Feds: Dismiss USMMA cadets’ lawsuit over school’s COVID-19 vaccine mandate

A court is expected to dismiss the lawsuit of six cadets challenging the US Merchant Marine Academy’s COVID-19 vaccine mandate because no Kings Point school midshipman has been harmed by the requirement, according to a federal prosecutor.

Plaintiffs are unable to show “a substantial likelihood that their claims will be constitutionally mature as they are riddled with contingencies and speculation,” Breon Peace, U.S. District Attorney for the Eastern District, wrote in a 33-page response this week to the trial. November.

In October, the academy announced that all first-year plebeians and second-to-fourth year aspirants must be fully immunized by December 28 – the same deadline the Defense Ministry set for other members. of the service – or be deregistered from the academy.

Peace argued in its response on Monday that to date no cadet has been “reprimanded or recommended to deregister” from USMMA for being unvaccinated.

“Additionally, the Academy currently has no plans at this time to reprimand any student who chooses to remain unvaccinated,” Peace wrote. “All that is required of a midshipman or USMMA plebe who is not inclined to be vaccinated is that they must notify the academy of their intention to seek an exemption.” medical or religious by December 14, 2021 and continue to follow the instructions of the Academy. hygiene and safety protocols. ”

USMMA has yet to release final procedures on how to handle requests for medical or religious exemptions and will withhold student deregistration until those guidelines are released, Peace said.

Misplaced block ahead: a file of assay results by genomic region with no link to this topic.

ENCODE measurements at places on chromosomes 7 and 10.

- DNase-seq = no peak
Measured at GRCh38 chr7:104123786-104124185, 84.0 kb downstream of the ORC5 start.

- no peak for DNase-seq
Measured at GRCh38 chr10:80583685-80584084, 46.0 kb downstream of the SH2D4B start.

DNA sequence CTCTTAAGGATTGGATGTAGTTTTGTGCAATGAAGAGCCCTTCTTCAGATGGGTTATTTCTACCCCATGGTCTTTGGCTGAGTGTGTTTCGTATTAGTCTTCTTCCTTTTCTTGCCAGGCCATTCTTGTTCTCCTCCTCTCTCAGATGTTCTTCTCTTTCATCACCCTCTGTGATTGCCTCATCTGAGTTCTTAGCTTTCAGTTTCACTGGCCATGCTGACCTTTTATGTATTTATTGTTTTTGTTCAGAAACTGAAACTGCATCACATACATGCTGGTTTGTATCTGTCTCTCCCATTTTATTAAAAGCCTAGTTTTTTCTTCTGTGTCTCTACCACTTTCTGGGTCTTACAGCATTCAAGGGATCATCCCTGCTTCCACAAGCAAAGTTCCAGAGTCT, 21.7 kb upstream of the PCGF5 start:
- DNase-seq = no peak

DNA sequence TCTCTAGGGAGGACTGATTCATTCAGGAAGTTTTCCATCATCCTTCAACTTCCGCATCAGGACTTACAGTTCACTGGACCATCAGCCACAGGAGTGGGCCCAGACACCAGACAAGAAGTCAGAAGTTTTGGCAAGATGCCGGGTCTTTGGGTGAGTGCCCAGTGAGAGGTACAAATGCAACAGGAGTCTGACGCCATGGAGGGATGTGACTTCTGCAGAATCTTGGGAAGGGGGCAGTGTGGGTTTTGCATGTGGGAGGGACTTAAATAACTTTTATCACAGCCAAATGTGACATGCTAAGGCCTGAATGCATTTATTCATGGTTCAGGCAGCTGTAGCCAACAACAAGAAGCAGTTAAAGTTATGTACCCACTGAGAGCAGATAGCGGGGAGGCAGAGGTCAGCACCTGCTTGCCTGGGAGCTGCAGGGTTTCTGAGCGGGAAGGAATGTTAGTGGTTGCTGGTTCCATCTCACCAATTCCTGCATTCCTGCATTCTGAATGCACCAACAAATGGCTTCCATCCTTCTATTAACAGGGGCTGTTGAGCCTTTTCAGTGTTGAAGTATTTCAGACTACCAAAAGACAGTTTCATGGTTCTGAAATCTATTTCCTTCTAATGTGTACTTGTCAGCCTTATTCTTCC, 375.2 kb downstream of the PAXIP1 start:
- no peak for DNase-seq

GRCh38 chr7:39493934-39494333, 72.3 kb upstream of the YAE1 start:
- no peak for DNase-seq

“Complainants have a choice: declare their intention to seek an exemption or to be vaccinated,” Peace wrote. “It is only a student who refuses to make the choice who can face sanctions up to and including unsubscription.”

Staten Island attorneys Mark Fonte and Louis Gelormino, who represent the cadets, did not respond to a request for comment on the federal government‘s response.

Last week, lawyers argued that vaccination was never a requirement for attending the Academy.

“It is simply illegal and unfair to change the enrollment requirements in the middle of their tenure at school,” the lawyers said in a statement. “Many of these cadets would have chosen different career paths if this requirement had been in place when they joined the academy. “

USMMA declined to comment on the lawsuit, citing the ongoing litigation.

The lawsuit seeks damages and unspecified costs. It appoints the United States Maritime Administration and the United States Department of Transportation, which oversee the nation’s maritime academies.

According to the lawsuit, unvaccinated first and second year cadets do not have the option of transferring credits to other colleges or universities to complete their studies. Aspirants could risk incurring hefty unsubscribe penalties, the lawsuit said, including paying the academy $ 260,000, the value of four years of schooling.

USMMA trains men and women to become midshipmen on ocean-going ships and in the military.

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